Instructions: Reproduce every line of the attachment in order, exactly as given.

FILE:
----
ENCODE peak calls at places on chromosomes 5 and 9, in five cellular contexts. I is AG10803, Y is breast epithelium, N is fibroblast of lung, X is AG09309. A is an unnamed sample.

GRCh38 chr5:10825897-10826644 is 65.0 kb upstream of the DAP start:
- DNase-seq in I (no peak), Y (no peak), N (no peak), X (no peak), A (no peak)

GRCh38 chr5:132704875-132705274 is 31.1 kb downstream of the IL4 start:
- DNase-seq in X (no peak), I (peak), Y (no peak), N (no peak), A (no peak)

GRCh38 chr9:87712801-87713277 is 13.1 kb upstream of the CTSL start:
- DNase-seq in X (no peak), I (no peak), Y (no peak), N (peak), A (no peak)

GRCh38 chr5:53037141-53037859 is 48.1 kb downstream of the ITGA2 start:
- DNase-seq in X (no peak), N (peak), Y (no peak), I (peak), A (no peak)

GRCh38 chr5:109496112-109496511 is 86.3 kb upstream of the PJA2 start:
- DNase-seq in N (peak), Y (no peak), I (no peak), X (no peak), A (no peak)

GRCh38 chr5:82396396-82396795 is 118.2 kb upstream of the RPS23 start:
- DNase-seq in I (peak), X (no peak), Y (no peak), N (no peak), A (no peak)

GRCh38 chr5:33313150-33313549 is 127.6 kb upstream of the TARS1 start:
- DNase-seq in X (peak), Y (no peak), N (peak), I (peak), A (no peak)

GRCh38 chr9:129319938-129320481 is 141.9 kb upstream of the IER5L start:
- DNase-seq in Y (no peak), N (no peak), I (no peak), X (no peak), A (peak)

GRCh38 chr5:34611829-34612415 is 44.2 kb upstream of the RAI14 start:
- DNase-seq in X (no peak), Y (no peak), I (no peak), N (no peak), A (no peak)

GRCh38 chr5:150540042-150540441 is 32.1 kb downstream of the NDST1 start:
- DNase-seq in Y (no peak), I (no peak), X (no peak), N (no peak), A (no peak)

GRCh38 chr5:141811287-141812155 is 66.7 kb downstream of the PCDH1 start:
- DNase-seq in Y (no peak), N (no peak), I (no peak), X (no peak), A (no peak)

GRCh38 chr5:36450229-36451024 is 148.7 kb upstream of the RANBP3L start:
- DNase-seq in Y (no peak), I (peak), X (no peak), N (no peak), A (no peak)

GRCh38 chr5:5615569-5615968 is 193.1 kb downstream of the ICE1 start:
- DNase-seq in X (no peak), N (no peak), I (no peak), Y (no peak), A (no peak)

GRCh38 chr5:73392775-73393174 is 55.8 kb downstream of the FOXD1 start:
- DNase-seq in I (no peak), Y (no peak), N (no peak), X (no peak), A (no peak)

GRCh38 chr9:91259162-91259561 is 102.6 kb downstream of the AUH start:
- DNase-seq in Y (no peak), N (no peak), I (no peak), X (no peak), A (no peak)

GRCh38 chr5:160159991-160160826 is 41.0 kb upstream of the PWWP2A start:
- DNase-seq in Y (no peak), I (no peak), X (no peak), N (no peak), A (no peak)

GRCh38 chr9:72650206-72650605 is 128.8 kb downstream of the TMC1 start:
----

ENCODE peak calls at places on chromosomes 5 and 9, in five cellular contexts. I is AG10803, Y is breast epithelium, N is fibroblast of lung, X is AG09309. A is an unnamed sample.

GRCh38 chr5:10825897-10826644 is 65.0 kb upstream of the DAP start:
- DNase-seq in I (no peak), Y (no peak), N (no peak), X (no peak), A (no peak)

GRCh38 chr5:132704875-132705274 is 31.1 kb downstream of the IL4 start:
- DNase-seq in X (no peak), I (peak), Y (no peak), N (no peak), A (no peak)

GRCh38 chr9:87712801-87713277 is 13.1 kb upstream of the CTSL start:
- DNase-seq in X (no peak), I (no peak), Y (no peak), N (peak), A (no peak)

GRCh38 chr5:53037141-53037859 is 48.1 kb downstream of the ITGA2 start:
- DNase-seq in X (no peak), N (peak), Y (no peak), I (peak), A (no peak)

GRCh38 chr5:109496112-109496511 is 86.3 kb upstream of the PJA2 start:
- DNase-seq in N (peak), Y (no peak), I (no peak), X (no peak), A (no peak)

GRCh38 chr5:82396396-82396795 is 118.2 kb upstream of the RPS23 start:
- DNase-seq in I (peak), X (no peak), Y (no peak), N (no peak), A (no peak)

GRCh38 chr5:33313150-33313549 is 127.6 kb upstream of the TARS1 start:
- DNase-seq in X (peak), Y (no peak), N (peak), I (peak), A (no peak)

GRCh38 chr9:129319938-129320481 is 141.9 kb upstream of the IER5L start:
- DNase-seq in Y (no peak), N (no peak), I (no peak), X (no peak), A (peak)

GRCh38 chr5:34611829-34612415 is 44.2 kb upstream of the RAI14 start:
- DNase-seq in X (no peak), Y (no peak), I (no peak), N (no peak), A (no peak)

GRCh38 chr5:150540042-150540441 is 32.1 kb downstream of the NDST1 start:
- DNase-seq in Y (no peak), I (no peak), X (no peak), N (no peak), A (no peak)

GRCh38 chr5:141811287-141812155 is 66.7 kb downstream of the PCDH1 start:
- DNase-seq in Y (no peak), N (no peak), I (no peak), X (no peak), A (no peak)

GRCh38 chr5:36450229-36451024 is 148.7 kb upstream of the RANBP3L start:
- DNase-seq in Y (no peak), I (peak), X (no peak), N (no peak), A (no peak)

GRCh38 chr5:5615569-5615968 is 193.1 kb downstream of the ICE1 start:
- DNase-seq in X (no peak), N (no peak), I (no peak), Y (no peak), A (no peak)

GRCh38 chr5:73392775-73393174 is 55.8 kb downstream of the FOXD1 start:
- DNase-seq in I (no peak), Y (no peak), N (no peak), X (no peak), A (no peak)

GRCh38 chr9:91259162-91259561 is 102.6 kb downstream of the AUH start:
- DNase-seq in Y (no peak), N (no peak), I (no peak), X (no peak), A (no peak)

GRCh38 chr5:160159991-160160826 is 41.0 kb upstream of the PWWP2A start:
- DNase-seq in Y (no peak), I (no peak), X (no peak), N (no peak), A (no peak)

GRCh38 chr9:72650206-72650605 is 128.8 kb downstream of the TMC1 start: